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MDLinxRapunzel Syndrome: A Rare Condition You Could Share with Your Cat

Exploring Rapunzel Syndrome: Gastrointestinal Implications and Psychiatric Correlations in Young Patients

Rapunzel syndrome, a rare gastrointestinal disorder characterized by the formation of a trichobezoar extending into the small intestine, predominantly affects young females with specific psychiatric comorbidities. This complex condition necessitates a multidisciplinary approach involving surgical and psychiatric interventions to manage and prevent recurrence effectively. Understanding the nuances of its diagnosis and treatment can aid physicians in early detection and comprehensive care.

Key Points:

  • Prevalence and Demographics: Rapunzel syndrome is extremely rare, with approximately 50 cases documented. It primarily affects young women, often those with underlying psychiatric disorders such as obsessive-compulsive disorder (OCD).
  • Definition and Pathophysiology: The syndrome is defined by the presence of a trichobezoar that not only forms in the stomach but also extends into the small intestine, causing potential blockages.
  • Psychiatric Link: Patients with this condition frequently exhibit behaviors associated with trichotillomania (hair pulling) and trichophagia (hair eating), highlighting a significant psychiatric component.
  • Diagnostic Techniques: Diagnosis is predominantly achieved through imaging techniques like CT and ultrasound, with upper GI endoscopy serving as the gold standard by visualizing and possibly removing hair masses.
  • Surgical and Psychiatric Treatment: Treatment generally involves the surgical removal of the hair mass and comprehensive psychiatric care, including medications like SSRIs and therapies such as cognitive-behavioral therapy (CBT).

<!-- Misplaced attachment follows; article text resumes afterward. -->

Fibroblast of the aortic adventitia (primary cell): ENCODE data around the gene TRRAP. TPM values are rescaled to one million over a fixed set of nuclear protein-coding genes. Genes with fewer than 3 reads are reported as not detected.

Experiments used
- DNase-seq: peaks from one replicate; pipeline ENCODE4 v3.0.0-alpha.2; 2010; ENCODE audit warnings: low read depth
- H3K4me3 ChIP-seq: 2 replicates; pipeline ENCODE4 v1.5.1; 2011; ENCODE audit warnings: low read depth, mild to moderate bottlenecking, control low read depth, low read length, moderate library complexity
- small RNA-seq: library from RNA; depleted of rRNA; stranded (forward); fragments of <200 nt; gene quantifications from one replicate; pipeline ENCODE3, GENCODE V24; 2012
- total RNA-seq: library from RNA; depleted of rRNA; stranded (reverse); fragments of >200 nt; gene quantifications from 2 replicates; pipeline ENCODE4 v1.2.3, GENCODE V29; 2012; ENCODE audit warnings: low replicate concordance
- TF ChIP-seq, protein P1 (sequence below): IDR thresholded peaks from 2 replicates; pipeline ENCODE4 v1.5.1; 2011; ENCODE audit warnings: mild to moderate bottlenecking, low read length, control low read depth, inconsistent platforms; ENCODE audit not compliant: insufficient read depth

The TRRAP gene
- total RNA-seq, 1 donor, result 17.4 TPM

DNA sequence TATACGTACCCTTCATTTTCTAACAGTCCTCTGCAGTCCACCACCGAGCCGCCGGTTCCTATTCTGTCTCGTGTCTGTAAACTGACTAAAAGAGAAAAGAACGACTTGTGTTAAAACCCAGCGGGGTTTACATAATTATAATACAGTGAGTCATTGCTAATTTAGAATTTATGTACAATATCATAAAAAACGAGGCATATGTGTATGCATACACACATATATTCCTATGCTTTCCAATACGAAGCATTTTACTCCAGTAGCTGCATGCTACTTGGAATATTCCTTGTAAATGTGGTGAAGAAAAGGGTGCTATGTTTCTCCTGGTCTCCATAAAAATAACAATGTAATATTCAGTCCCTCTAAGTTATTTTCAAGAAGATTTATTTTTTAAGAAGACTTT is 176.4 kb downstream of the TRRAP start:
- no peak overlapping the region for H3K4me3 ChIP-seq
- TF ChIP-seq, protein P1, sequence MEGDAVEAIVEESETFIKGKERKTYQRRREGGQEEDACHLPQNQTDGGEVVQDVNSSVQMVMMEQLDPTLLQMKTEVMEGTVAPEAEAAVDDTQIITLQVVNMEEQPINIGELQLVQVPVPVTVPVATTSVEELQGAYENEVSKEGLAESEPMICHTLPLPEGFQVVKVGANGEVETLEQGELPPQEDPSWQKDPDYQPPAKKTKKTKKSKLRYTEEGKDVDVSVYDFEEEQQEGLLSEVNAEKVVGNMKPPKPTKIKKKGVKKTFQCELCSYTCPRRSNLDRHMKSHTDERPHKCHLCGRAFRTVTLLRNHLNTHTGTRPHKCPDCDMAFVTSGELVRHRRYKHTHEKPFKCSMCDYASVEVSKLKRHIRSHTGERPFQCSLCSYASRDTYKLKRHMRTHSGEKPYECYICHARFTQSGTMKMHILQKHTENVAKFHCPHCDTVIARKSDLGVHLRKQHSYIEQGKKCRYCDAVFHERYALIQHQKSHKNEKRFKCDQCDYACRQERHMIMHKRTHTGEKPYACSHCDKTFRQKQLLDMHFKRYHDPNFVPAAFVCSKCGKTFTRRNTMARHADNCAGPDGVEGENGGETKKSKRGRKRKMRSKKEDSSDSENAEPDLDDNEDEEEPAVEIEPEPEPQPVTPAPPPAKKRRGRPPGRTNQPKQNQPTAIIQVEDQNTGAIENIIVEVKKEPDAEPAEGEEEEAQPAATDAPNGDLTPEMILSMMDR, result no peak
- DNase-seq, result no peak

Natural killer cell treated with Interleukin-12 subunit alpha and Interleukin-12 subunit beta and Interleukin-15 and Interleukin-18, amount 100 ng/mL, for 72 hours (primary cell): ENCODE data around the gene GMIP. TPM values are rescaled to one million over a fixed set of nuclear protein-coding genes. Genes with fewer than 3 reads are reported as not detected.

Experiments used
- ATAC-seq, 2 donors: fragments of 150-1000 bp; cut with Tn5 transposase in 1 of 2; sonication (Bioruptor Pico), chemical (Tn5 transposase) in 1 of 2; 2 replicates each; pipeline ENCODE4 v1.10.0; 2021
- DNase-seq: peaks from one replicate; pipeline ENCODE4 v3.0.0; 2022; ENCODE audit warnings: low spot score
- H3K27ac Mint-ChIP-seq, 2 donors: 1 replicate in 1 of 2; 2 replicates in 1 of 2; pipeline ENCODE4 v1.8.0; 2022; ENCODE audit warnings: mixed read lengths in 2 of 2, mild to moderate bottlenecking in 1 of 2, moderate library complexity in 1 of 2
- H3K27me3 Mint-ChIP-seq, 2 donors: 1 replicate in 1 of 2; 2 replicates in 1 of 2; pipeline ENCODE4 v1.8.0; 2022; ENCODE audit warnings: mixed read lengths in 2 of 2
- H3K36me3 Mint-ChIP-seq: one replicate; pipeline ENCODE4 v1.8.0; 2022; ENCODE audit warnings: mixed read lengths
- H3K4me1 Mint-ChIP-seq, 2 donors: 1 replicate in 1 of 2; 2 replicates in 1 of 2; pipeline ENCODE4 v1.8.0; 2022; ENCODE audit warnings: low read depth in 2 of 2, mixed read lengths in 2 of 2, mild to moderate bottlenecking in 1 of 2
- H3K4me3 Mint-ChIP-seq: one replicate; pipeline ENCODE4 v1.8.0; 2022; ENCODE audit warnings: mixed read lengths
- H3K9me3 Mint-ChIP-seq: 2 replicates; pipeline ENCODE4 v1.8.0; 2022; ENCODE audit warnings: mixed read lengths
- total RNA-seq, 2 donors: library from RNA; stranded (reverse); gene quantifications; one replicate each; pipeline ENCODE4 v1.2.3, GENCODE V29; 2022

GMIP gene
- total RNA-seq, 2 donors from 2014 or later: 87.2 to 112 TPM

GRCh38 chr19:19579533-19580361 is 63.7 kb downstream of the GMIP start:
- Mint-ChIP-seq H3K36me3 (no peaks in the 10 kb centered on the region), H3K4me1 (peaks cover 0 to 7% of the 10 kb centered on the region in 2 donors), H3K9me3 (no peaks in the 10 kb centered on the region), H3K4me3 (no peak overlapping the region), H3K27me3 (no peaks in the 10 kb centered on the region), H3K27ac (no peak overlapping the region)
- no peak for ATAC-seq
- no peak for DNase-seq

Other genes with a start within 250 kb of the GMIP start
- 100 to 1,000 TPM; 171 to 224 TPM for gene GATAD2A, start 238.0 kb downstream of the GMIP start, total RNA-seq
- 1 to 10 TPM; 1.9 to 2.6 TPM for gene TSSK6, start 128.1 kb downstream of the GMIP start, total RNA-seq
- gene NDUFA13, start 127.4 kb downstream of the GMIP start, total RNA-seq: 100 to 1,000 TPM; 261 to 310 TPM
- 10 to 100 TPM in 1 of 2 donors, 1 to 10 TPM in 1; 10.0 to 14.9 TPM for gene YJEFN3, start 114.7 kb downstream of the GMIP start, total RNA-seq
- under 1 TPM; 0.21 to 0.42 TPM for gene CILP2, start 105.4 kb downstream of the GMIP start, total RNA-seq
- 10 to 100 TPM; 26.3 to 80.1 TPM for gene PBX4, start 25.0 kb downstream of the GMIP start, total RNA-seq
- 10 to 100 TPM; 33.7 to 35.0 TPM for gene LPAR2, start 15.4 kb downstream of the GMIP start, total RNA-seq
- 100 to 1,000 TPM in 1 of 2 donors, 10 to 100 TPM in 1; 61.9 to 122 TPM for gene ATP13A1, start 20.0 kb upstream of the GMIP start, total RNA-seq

• Complications: Without timely intervention, the syndrome can lead to severe gastrointestinal complications, including gastric necrosis, perforation, and obstruction.
  • Preventive Strategies: Ongoing psychiatric evaluation and treatment are crucial in preventing recurrence, with a focus on managing the underlying compulsive behaviors.
  • Prognosis and Management: With dedicated psychiatric care and appropriate surgical intervention, patients have a favorable long-term prognosis.

Although discussed in the medical literature for over a century, trichotillomania was not officially included as a mental health disorder in the American psychiatric association’s diagnostic and statistical manual of mental disorders (DSM) until the DSM-III-R (1987) when it was classified as an impulse control disorder not elsewhere classified.

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